But Maggie, I would never, ever suggest that marriage's "chief public purpose" had ever been "regulating responsible procreation." That's your preoccupation, and we disagree profoundly about its centrality. I know you've read my book, What Is Marriage For?; you've referred to it in our exchanges in the past. When I researched marriage's history, I came up with six different axes along which marriage rules and regulations had been laid down: Money (always first!), sex, babies, kin, order, and heart. There have always been rules and regulations about these purposes, but they've shifted dramatically over the millennia, always after hard-fought battles. To oversimplify, the chief purpose of marriage used to be allocating your life's primary work or property partner. Sex, that unruly force, was confined within partly because it usually led to babies, who were best cared for as part of, and would contribute to, that household labor effort. I won't go into all the other items here—I could write a book!—but through the 18th and 20th centuries, some other battles over marriage's chief public purposes included whether teenagers and young adults (under, say, 35) could marry without parental or kin permission; whether married women could control their property or have custody of children, free of male control; and whether spouses could divorce for no better reason than lack of love and marry again despite having a first spouse still living, or whether that was polygamy.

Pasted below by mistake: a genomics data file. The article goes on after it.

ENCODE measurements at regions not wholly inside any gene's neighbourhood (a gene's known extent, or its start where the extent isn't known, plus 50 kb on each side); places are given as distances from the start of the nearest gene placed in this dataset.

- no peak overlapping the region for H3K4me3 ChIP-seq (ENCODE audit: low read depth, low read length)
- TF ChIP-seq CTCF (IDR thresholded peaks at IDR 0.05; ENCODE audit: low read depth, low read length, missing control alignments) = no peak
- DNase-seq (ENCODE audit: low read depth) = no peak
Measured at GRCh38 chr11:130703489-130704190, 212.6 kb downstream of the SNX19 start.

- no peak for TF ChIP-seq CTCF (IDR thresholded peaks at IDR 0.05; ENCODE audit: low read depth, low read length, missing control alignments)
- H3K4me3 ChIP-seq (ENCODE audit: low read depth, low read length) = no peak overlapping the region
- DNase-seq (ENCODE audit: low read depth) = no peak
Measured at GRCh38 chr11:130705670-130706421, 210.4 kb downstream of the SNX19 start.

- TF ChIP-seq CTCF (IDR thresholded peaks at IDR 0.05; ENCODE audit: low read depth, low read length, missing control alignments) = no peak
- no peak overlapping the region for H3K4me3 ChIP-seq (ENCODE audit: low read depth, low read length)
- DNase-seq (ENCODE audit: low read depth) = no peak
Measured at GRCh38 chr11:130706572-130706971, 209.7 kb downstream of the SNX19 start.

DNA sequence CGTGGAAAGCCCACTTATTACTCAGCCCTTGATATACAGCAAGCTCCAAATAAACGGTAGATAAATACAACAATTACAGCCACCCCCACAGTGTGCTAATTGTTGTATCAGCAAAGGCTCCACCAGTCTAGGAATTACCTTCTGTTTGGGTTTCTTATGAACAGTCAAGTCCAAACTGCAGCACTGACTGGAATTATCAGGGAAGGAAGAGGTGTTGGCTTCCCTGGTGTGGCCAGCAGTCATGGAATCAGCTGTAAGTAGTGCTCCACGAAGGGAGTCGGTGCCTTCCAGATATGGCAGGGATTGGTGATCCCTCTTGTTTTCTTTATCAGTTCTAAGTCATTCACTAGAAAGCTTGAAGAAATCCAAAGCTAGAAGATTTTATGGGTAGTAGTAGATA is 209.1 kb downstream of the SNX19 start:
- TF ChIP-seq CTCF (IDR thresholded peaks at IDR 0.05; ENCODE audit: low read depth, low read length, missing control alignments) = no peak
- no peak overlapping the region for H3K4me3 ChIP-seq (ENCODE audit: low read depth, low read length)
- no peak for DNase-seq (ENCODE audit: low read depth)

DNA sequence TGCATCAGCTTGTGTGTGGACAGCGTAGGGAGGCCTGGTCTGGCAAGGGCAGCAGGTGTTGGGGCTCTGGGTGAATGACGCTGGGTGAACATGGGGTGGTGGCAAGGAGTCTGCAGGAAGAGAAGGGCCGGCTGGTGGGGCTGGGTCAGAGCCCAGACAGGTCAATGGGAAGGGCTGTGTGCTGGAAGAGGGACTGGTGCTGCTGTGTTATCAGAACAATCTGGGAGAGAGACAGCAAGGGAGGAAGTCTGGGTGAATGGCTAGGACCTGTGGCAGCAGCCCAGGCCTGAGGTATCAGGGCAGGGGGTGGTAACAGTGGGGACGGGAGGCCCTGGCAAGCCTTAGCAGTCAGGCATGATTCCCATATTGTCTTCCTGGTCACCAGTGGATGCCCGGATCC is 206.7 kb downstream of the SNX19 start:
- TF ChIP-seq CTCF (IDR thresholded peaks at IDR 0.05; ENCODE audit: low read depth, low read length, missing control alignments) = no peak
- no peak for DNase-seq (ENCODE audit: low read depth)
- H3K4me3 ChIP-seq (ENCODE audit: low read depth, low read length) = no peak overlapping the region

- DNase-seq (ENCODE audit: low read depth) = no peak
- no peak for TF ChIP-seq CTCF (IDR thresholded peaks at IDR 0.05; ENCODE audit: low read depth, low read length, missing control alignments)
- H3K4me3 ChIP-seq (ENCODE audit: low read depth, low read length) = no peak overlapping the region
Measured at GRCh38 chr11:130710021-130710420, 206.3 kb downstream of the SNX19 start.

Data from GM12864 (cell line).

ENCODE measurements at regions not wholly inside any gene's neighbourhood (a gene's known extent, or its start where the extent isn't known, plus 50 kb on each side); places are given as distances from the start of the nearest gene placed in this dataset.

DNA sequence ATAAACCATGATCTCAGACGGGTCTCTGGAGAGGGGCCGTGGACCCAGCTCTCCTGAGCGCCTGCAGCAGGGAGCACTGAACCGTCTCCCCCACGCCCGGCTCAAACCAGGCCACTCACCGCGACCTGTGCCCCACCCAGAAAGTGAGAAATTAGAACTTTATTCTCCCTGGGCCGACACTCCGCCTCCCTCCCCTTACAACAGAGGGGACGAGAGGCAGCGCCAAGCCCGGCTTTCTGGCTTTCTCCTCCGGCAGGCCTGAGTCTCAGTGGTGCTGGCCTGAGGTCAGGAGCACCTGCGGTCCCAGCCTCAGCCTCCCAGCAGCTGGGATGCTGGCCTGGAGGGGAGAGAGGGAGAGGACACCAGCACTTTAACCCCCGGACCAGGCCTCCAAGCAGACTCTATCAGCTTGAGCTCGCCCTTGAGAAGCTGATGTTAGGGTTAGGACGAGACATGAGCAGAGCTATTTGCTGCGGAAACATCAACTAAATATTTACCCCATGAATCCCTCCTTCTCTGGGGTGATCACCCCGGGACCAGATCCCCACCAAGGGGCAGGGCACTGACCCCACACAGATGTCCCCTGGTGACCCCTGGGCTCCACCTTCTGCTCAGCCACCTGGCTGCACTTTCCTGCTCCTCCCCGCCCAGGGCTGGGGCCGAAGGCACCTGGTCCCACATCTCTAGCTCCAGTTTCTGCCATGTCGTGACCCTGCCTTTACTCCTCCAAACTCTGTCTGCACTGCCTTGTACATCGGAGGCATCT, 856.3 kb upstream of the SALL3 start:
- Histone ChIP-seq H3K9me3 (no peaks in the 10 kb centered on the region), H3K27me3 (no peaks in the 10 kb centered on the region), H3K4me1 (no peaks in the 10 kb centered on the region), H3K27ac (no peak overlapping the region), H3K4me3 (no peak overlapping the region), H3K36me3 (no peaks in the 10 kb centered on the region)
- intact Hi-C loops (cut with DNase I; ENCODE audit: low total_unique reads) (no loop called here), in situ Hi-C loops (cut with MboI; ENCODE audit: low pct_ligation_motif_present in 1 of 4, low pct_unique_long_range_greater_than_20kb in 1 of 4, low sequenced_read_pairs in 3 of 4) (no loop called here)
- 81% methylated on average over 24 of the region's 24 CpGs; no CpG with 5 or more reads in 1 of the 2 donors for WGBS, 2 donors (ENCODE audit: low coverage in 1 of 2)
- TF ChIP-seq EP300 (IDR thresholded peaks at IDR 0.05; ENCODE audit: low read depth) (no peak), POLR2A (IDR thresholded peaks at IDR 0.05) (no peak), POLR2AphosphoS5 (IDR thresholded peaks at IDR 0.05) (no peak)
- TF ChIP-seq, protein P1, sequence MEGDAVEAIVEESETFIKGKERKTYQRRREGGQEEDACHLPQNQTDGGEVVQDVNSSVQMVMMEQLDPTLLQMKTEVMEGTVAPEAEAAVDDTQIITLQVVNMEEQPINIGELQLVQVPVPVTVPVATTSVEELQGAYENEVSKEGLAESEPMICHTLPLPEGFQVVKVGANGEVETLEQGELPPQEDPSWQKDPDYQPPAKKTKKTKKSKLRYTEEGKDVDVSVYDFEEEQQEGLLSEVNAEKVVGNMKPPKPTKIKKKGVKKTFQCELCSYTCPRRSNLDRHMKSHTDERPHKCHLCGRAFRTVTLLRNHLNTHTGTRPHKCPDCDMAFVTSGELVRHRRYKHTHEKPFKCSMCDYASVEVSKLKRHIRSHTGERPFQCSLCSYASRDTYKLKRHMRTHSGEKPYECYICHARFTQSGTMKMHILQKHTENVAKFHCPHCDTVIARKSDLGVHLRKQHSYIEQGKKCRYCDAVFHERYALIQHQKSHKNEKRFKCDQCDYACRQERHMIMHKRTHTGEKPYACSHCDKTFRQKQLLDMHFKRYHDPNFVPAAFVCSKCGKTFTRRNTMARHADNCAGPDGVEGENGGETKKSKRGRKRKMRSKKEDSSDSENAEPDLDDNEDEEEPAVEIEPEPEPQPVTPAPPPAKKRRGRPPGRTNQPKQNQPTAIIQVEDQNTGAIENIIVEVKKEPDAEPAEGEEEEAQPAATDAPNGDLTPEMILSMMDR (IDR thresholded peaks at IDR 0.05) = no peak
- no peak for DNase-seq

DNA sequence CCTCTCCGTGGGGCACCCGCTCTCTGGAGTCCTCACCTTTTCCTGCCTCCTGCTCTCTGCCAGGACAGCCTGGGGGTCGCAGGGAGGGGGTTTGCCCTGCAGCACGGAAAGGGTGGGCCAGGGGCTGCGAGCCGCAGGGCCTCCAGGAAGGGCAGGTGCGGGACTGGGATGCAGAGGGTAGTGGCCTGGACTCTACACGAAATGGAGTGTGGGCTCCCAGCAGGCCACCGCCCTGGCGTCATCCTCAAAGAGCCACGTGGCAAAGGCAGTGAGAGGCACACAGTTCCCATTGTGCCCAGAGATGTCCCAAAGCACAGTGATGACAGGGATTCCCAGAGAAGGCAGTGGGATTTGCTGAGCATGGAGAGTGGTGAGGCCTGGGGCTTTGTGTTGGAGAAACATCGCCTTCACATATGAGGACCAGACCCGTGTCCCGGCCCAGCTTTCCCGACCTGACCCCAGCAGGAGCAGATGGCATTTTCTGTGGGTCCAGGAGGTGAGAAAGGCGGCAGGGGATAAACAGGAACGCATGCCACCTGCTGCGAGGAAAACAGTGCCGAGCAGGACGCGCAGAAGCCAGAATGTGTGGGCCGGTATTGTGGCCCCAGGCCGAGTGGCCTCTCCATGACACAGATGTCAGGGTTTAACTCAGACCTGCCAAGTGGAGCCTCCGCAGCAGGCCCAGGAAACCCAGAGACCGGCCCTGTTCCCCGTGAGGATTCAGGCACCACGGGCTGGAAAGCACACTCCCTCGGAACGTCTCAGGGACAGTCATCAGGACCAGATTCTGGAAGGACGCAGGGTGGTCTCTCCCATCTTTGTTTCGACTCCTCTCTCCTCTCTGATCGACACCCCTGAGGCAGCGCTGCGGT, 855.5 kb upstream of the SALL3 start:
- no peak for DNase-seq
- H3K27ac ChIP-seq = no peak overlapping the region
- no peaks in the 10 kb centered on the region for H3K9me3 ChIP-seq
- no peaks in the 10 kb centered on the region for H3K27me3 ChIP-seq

My primary point is that same-sex couples seem to fit marriage today because all the changes that make it seem appropriate were already complete. Once upon a time, you needed kin and spouse and community all on your side if you were to make a living. That changed with Adam Smith's invisible hand. And once you can make your own living, you can also make your own bed. Marriage for love; sex for intimacy and not necessarily for babies; gender equality—all that (and more) adds up to me and my gal.